Tuesday, January 8, 2008
EDWARDS: Thank you all so much for being here tonight.
You know, last week, I congratulated Senator Obama when he finished first and I finished second in Iowa. One race down. Tonight, I congratulate Senator Clinton and Senator Obama, two races down. Forty-eight states left to go.
So up until now, about 0.5 percent of Americans have voted; 99 percent-plus have not voted. And those 99 percent deserve to have their voices heard, because we have had too much in America of people's voices not being heard. I have met too many Americans whose voices have not been heard in this democracy.
Just this past week, I spent time with the family of Nataline Sarkisyan. Nataline is a 17-year-old girl who, just a few weeks ago, desperately needed a liver transplant. Her parents had health insurance with one of the biggest insurance companies in America.
They asked for the insurance company to pay for her liver transplant operation, and they rejected them. Then, the doctors came to her aid. They spoke up on her behalf. The nurses spoke up on her behalf. And then the insurance company said no again.
Finally, the family stood up and fought. They started to march and picket, along with many other Americans, in front of the offices of this insurance company.
And the insurance company finally gave in, but it was too late. And a few hours later, Nataline lost her life.
A few months ago, I met a 51-year-old man in the mountains of Virginia named James Lowe. James had been born with a severe cleft pallet. Because he had a cleft pallet, he could not speak.
A simple operation would have fixed his problem, but he had no health care coverage. And so he couldn't pay for it. Finally, somebody voluntarily fixed his cleft pallet, and now he can speak.
The problem is they fixed it when he was 50 years old. James Lowe lived for 50 years in the United States of America not able to speak because he had no health care coverage.
Tonight, a man or a woman whose name is unknown, who served this country patriotically and wore the uniform of the United States of America, will go to sleep under a bridge or on a grate, homeless.
You know, we've had too many Americans whose voices have not been heard in this democracy. That's what this battle is about.
It is not about me. It is about the cause of giving voice to all of those whose voices are not being heard in this democracy.
Tonight, we stand at a crossroads in the history of America. It is not that we don't know what it is we aspire to. We know exactly what we aspire to: universal health care; attacking global warming; and protecting the environment; ending poverty in the United States of America; standing up for American jobs and for the creation of American jobs.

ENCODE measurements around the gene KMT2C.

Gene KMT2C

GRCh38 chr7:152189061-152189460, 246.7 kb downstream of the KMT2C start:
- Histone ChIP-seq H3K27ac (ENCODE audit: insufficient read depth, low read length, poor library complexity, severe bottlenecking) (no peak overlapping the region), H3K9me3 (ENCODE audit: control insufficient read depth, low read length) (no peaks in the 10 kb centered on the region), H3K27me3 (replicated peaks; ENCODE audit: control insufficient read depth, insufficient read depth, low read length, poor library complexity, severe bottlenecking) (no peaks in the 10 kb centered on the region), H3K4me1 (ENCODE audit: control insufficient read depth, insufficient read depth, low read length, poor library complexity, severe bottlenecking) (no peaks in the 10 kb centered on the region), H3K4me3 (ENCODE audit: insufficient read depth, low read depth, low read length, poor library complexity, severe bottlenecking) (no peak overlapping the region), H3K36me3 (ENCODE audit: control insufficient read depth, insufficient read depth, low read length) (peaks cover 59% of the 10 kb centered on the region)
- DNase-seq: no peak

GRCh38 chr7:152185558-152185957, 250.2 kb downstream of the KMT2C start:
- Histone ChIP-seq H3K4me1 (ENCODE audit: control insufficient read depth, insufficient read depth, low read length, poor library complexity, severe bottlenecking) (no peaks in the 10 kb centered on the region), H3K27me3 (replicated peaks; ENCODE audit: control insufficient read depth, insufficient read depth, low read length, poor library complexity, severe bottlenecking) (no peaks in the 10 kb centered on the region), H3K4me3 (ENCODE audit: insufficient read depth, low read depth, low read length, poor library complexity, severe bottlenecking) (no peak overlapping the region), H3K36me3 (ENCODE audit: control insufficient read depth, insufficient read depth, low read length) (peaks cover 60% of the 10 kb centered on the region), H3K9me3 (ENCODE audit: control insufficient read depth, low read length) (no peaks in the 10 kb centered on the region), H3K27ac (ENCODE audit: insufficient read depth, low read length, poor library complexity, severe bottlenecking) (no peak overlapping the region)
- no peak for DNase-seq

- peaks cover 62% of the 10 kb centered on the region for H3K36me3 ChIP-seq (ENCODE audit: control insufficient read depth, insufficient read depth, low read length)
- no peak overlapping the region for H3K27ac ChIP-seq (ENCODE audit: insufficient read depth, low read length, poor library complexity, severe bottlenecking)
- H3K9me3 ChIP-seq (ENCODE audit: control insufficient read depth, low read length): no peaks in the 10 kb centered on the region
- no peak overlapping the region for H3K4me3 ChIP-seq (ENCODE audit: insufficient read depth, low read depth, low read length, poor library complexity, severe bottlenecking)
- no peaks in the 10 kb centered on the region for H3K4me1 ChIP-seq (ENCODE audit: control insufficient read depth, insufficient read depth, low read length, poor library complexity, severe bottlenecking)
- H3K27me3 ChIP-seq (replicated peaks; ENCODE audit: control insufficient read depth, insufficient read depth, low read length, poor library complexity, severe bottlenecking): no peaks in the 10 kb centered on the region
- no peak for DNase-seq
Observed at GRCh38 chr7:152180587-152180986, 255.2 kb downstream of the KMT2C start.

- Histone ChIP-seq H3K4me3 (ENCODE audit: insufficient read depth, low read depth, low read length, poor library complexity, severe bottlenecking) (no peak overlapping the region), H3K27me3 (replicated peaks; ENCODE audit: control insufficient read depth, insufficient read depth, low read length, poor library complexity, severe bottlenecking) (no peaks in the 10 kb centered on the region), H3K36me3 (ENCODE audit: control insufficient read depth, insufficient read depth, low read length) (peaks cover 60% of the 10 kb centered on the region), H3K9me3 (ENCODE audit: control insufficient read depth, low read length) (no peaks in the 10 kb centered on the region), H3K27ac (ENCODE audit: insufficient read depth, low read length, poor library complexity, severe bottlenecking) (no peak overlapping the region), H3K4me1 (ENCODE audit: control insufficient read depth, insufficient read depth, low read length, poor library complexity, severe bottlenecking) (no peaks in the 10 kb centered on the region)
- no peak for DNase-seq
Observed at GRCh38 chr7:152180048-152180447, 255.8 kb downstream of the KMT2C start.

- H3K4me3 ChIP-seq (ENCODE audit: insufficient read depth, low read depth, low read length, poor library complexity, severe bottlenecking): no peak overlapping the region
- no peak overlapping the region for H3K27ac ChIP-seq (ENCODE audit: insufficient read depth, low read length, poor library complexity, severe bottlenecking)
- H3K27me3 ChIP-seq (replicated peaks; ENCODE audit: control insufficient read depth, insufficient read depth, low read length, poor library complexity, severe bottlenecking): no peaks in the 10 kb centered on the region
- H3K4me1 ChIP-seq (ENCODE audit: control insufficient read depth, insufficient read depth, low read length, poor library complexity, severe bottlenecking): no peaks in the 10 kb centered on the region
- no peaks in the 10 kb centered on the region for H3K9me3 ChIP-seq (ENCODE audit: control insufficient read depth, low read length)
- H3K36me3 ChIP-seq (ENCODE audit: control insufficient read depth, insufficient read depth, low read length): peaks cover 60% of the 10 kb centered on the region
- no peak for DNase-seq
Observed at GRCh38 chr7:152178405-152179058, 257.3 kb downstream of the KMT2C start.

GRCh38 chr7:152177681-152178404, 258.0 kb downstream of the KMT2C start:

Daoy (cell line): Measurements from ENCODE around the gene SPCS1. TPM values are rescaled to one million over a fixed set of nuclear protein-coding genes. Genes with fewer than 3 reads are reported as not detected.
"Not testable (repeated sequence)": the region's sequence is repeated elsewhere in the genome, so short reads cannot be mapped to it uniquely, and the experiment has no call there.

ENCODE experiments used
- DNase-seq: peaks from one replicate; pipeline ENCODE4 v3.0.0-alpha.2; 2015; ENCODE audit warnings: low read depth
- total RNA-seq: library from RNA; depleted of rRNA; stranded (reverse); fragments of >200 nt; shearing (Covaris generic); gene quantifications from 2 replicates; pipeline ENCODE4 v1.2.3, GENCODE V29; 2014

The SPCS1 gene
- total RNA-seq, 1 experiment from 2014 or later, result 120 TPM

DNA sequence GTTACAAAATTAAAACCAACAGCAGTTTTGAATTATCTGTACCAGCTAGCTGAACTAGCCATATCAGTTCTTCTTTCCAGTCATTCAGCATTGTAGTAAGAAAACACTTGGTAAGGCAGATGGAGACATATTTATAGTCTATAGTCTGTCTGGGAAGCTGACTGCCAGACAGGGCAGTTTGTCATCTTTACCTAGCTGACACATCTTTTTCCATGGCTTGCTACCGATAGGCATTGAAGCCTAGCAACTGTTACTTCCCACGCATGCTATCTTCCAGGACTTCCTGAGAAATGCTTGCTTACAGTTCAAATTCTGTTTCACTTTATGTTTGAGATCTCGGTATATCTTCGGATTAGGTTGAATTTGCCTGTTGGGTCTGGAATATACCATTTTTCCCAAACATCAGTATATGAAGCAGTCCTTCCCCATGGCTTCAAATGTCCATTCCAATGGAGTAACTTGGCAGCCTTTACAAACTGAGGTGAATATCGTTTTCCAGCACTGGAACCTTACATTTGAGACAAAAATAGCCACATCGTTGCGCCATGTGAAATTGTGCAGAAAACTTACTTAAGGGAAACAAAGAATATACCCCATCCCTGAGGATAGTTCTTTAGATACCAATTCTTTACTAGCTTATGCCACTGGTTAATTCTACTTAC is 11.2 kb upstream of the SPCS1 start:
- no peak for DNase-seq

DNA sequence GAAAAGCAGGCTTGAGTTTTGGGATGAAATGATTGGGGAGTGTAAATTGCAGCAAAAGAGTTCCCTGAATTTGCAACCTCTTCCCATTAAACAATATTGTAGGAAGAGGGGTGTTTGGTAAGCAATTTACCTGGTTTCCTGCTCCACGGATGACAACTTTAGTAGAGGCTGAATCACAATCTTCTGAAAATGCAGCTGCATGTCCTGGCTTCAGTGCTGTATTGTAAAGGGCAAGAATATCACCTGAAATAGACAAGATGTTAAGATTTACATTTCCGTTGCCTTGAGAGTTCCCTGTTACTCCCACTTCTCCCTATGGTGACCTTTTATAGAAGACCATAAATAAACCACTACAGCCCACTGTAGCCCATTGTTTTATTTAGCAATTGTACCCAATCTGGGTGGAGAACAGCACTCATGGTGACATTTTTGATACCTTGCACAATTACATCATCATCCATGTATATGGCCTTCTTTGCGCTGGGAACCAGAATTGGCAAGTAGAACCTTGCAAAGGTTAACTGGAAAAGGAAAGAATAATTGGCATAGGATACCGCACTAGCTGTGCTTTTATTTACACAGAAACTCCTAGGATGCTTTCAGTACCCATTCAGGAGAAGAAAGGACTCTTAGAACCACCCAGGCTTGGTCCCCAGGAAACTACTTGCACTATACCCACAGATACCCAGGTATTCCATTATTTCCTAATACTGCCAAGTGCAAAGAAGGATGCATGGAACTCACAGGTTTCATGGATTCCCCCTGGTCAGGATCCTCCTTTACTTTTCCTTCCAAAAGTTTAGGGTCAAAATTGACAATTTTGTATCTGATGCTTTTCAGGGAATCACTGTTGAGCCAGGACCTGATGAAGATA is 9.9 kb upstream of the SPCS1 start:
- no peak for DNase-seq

The question is not what we aspire to. The question is, how do we get there? What will it take?
Four years ago, I spoke a great deal about the need for hope and inspiration in America. During this campaign, I've spoke about the need for principled action and the need for change in the United States of America.
We know what needs to be done. The only question is whether we have the backbone, and the will, and the determination to go there.
And here's what I have to say about this. Because of people like Alexis, who's a young woman who spoke to me this afternoon who has a serious health condition, and who has made thousands and thousands of phone calls on my behalf, because of the men and women of organized labor, the carpenters, the steelworkers, the service employee workers, because of those who have called, and knocked on doors, and worked tirelessly on behalf of this cause, this cause to create the America that all of us believe in, because of that, I want to be absolutely clear to all of you who have been devoted to this cause, and I want to be clear to the 99 percent of Americans who have not yet had the chance to have their voices heard, that I am in this race to the convention, that I intend to be the nominee of my party.
And I am in this race until we have actually restored the American dream and strengthened and restored the middle class of America.
And so I ask all of you here and all of you who can hear the sound of my voice, the 99 percent whose voices have not yet been heard in this democracy, to join us in this grassroots campaign to create the kind of America that all of us believe in.
God bless you. Thank you for being here. It's my privilege to be with you. Thank you.